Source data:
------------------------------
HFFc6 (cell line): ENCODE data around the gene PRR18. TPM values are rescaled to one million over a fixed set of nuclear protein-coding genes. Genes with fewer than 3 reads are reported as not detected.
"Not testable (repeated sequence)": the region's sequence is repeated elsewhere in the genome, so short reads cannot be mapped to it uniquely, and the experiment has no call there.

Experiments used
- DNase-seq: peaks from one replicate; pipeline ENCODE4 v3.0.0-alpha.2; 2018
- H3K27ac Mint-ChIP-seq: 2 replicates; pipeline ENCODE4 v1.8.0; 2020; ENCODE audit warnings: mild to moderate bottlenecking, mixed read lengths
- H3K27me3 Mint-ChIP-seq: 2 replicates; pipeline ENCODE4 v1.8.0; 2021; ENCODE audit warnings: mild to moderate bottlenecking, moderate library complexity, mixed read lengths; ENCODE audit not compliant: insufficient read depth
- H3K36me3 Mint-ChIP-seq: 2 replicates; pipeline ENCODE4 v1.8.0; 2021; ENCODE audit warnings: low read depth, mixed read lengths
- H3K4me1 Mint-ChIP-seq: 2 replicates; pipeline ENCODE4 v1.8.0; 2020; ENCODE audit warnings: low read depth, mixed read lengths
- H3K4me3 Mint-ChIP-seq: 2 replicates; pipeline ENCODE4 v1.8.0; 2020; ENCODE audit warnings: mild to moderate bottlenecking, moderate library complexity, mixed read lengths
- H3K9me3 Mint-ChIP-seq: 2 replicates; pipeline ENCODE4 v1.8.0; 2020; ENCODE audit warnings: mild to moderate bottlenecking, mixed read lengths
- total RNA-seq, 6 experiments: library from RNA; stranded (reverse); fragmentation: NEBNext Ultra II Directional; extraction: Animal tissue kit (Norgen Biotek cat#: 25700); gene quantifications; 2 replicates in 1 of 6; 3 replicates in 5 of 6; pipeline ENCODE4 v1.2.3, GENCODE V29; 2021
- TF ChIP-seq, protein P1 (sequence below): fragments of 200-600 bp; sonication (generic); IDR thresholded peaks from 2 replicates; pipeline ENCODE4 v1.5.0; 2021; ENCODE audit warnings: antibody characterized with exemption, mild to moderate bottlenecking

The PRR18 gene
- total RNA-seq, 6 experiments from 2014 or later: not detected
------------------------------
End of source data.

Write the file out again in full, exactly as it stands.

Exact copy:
HFFc6 (cell line): ENCODE data around the gene PRR18. TPM values are rescaled to one million over a fixed set of nuclear protein-coding genes. Genes with fewer than 3 reads are reported as not detected.
"Not testable (repeated sequence)": the region's sequence is repeated elsewhere in the genome, so short reads cannot be mapped to it uniquely, and the experiment has no call there.

Experiments used
- DNase-seq: peaks from one replicate; pipeline ENCODE4 v3.0.0-alpha.2; 2018
- H3K27ac Mint-ChIP-seq: 2 replicates; pipeline ENCODE4 v1.8.0; 2020; ENCODE audit warnings: mild to moderate bottlenecking, mixed read lengths
- H3K27me3 Mint-ChIP-seq: 2 replicates; pipeline ENCODE4 v1.8.0; 2021; ENCODE audit warnings: mild to moderate bottlenecking, moderate library complexity, mixed read lengths; ENCODE audit not compliant: insufficient read depth
- H3K36me3 Mint-ChIP-seq: 2 replicates; pipeline ENCODE4 v1.8.0; 2021; ENCODE audit warnings: low read depth, mixed read lengths
- H3K4me1 Mint-ChIP-seq: 2 replicates; pipeline ENCODE4 v1.8.0; 2020; ENCODE audit warnings: low read depth, mixed read lengths
- H3K4me3 Mint-ChIP-seq: 2 replicates; pipeline ENCODE4 v1.8.0; 2020; ENCODE audit warnings: mild to moderate bottlenecking, moderate library complexity, mixed read lengths
- H3K9me3 Mint-ChIP-seq: 2 replicates; pipeline ENCODE4 v1.8.0; 2020; ENCODE audit warnings: mild to moderate bottlenecking, mixed read lengths
- total RNA-seq, 6 experiments: library from RNA; stranded (reverse); fragmentation: NEBNext Ultra II Directional; extraction: Animal tissue kit (Norgen Biotek cat#: 25700); gene quantifications; 2 replicates in 1 of 6; 3 replicates in 5 of 6; pipeline ENCODE4 v1.2.3, GENCODE V29; 2021
- TF ChIP-seq, protein P1 (sequence below): fragments of 200-600 bp; sonication (generic); IDR thresholded peaks from 2 replicates; pipeline ENCODE4 v1.5.0; 2021; ENCODE audit warnings: antibody characterized with exemption, mild to moderate bottlenecking

The PRR18 gene
- total RNA-seq, 6 experiments from 2014 or later: not detected